During the first fourteen years of transformation, 1989-2003, according to surveys by the author of the paper hereby, there have been erected in Kraków the twelve new churches. Author already published the result of survey depending the first six of therm. So herewith there are last six shrines described. The way of creating them is significant and characteristic for contemporary Polish architecture in general, and particular typical for the trend of a new ecclesiastic architecture. Itr is a special mixture of the tradition, hence completed with aesthetic of Late Modernism, Post-Modernism, and the newest incorporation of Modernism – of the XXI C.
The article portrays the motif of dream and its symbolic meanings in Vladimir Nabokov’s short story Terror, what has not been the subject of detailed research so far. It has been determined that the experience of dream in the analysed story denotes the protagonist’s attempt to escape from the surrounding world and a shift into the sphere of the unconscious (mysterious anaesthesia). Thus the topos of dream/dream fantasy in Terror implies the existence of a hero in a particular kind of chronotope, and is connected with the semantics of the passage – from demonic chaos and metaphysical terror to restoration of cosmic (microcosmic) order and to “becoming oneself” (Ricoeur). Moreover, dream in Nabokov’s text is intrinsically linked with the problem of compatibility/ incompatibility of the two worlds: the real and the oneiric one, existing in reality and reflected in a mirror, and also with the motif of a doppelganger which bears references to Dostoyevsky’s writings. Also, an oneiric image of a laughing woman is analysed in detail in the article. It has been proven that laugter (giggle) of the story’s heroine unveils ambivalent and demonic dimension of femininity and is a reference to Pushkin’s The Queen of Spades.
There are more than 350 fl owing waters in Poland with names containing a colour adjective. Etymological propositions mention sometimes various physical attributes such as the colour of the water or of the bottom, or even a possible symbolical usage connected e.g. with the cardinal directions, but most often they limit themselves to citing the literary version of the adjective, and there end their inquiry. The goal of the present paper is to establish to what degree physical attributes can explain the use of colour epithets; and if they cannot, then whether there is any reason to believe that there existed in the past a more elaborate system of colour symbolism.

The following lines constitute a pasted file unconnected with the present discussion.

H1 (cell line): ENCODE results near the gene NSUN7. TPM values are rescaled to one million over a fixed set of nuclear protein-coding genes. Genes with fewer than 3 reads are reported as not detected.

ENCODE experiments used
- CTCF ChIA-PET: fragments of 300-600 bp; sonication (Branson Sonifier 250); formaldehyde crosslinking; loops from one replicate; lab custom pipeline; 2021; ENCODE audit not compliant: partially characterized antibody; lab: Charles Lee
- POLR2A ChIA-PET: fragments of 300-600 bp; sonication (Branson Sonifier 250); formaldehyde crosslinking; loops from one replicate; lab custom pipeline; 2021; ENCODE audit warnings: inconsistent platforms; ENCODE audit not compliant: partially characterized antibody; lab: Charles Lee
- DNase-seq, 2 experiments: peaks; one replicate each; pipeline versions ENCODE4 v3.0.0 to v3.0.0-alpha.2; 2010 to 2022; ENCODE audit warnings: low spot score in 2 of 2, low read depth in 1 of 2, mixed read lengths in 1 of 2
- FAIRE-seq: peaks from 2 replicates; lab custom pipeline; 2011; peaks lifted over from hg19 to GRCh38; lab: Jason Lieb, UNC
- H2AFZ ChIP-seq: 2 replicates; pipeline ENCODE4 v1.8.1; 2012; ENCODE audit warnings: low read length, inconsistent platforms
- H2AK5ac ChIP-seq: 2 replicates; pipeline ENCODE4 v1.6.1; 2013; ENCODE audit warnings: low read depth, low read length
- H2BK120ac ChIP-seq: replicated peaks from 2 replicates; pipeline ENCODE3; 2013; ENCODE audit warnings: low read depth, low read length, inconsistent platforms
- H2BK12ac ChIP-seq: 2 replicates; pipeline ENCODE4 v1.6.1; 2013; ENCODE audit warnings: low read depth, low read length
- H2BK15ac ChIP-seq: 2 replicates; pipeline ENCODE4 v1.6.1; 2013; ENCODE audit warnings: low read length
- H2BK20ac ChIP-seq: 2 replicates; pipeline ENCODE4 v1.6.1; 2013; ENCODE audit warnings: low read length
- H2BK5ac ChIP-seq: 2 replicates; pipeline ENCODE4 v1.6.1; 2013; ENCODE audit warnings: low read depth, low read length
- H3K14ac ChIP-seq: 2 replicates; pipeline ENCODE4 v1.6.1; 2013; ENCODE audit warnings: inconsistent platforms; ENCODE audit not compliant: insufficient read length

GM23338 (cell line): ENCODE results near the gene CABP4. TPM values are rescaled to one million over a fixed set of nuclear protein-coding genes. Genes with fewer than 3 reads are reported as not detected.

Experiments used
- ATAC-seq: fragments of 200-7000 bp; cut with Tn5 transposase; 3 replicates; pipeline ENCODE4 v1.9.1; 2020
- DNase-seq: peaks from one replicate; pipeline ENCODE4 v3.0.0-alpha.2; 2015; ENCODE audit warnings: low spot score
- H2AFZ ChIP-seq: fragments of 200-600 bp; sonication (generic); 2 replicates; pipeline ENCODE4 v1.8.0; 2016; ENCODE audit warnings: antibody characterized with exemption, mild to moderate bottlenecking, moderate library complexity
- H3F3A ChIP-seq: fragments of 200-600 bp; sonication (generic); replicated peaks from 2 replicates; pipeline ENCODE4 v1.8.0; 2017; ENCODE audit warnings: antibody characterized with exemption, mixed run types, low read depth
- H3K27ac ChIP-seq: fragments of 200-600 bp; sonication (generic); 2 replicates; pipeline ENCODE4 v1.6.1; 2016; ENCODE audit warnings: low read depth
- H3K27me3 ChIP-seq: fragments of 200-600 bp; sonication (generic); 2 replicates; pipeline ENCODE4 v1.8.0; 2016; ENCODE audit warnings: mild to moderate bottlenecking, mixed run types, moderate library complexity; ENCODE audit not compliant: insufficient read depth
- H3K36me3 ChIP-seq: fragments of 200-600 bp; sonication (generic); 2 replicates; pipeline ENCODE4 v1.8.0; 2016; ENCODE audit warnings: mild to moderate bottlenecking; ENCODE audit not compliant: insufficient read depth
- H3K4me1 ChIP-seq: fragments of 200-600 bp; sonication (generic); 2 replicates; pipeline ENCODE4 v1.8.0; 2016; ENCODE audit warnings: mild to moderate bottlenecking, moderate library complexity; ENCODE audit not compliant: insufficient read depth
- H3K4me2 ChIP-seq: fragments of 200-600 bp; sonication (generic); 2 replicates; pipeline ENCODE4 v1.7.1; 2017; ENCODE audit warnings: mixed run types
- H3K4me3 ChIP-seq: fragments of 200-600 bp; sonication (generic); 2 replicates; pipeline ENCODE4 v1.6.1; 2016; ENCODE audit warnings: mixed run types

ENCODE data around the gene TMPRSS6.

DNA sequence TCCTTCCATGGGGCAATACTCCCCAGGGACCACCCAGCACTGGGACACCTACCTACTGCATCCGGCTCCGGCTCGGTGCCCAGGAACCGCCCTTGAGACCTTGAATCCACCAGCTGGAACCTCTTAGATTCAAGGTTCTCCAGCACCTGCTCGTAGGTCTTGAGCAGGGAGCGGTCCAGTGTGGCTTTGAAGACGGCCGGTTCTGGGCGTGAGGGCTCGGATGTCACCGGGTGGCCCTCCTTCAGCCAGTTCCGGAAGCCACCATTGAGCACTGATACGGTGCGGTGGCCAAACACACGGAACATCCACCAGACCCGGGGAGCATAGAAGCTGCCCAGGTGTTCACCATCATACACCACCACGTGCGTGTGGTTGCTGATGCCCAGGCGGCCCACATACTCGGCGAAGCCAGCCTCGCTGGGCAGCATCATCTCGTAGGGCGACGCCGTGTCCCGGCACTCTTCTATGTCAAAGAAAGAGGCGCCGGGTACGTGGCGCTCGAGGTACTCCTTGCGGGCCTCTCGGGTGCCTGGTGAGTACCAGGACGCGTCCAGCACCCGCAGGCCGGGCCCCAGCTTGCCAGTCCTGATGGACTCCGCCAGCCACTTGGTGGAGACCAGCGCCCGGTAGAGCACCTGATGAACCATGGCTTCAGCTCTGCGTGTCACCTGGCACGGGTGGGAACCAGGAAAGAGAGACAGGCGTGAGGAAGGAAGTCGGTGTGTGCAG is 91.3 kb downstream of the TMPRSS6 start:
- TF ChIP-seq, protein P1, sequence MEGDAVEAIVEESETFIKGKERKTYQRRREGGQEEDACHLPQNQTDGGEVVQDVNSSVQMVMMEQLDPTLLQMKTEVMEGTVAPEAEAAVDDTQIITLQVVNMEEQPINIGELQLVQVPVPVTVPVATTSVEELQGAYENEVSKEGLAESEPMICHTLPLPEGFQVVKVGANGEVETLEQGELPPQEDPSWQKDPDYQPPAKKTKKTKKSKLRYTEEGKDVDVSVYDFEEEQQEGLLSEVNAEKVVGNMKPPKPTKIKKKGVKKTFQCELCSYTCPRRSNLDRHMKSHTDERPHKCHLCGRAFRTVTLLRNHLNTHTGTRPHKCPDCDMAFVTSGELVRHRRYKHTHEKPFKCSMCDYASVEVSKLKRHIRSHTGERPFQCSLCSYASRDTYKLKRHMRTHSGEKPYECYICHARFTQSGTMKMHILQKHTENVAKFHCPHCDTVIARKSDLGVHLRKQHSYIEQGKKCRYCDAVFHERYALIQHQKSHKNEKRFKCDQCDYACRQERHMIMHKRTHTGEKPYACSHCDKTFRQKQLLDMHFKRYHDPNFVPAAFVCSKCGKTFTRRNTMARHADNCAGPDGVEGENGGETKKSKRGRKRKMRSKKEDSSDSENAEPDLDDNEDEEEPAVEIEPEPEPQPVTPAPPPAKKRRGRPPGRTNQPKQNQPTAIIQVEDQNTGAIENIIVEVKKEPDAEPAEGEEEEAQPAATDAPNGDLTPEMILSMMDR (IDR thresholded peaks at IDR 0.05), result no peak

The purpose of this paper is an attempt to reflect on the beginnings of Ukrainian modernism. The article is an analysis of the “Open letter to Ukrainian writers” by Mykola Voronyi and his polemics with a well-known Ukrainian writer, Ivan Franko. This letter, which was published in the journal “Literaturno-Naukowy Wisnyk” in 1901, is a very important document of the epoch, bearing the mark of a literary manifesto. This little note made the Ukrainian intelligentsia aware of the crisis of so-called narodnytstvo poetics and the need for far-reaching modernization of Ukrainian literature. The writer postulated the rejection of adopted schemes in favour of the latest European trends in literature. The attempt to implement the program demands was an edition of Mykola Voronyi’s literary collection, “From the Valleys and Above the Clouds”, which has also been analyzed and discussed in this paper. The author concludes that the “Open letter to Ukrainian writers” can be considered one of the first manifestations of Ukrainian modernism
The article tackles issues of the pedagogy of place, with a special emphasis on the urban context. On the basis of fundamental theses asserting that a city is a text (Vladimir Toporov) and that places are pedagogical (Maria Mendel) – the author concentrates on symbols. Definition of this concept, as well as de3 nitions of its particular exemplifications, create a theoretical basis for further practical considerations. Presenting methodology of a research project Reading the City (Czytanie miasta) conducted in the years 2015–2016, the author creates new research challenges for pedagogues. Presentation of wide variety of city symbolism, encompassing both cultural manifestations (towers, bridges) and a realm of nature (mountains, river), leads to proposed educational applications. Descriptions of realized animations based on research form a summary of this article.
The paper describes the political use of symbols of childhood and orphanhood in the current policy of the Russian authorities. At the beginning of the Bolshevik regime, homeless children (bezprizorni) became a subject of interest for the security apparatus organized by F. Dzerzhinsky. At that time, A. Makarenko developed his innovative pedagogical approach. These activities were designed to create a “new Soviet man”. After the collapse of the Soviet Union, Russia again faced the problem of homeless children. After several years, however, children and orphans are now being used as a symbol of vulnerability in the government policy of the Kremlin. As an answer to the so-called “Magnitsky Act”, the Russian authorities implemented the “DimaYakovlev law” prohibiting adoptions of Russian children to the United States. In addition to this, the child as a symbol of innocence and vulnerability is an invariant element in the policy of the Russian authorities. This combines symbolism associated with bravery, dedication and sacrifice, allowing justification of the current political course of power in Russia.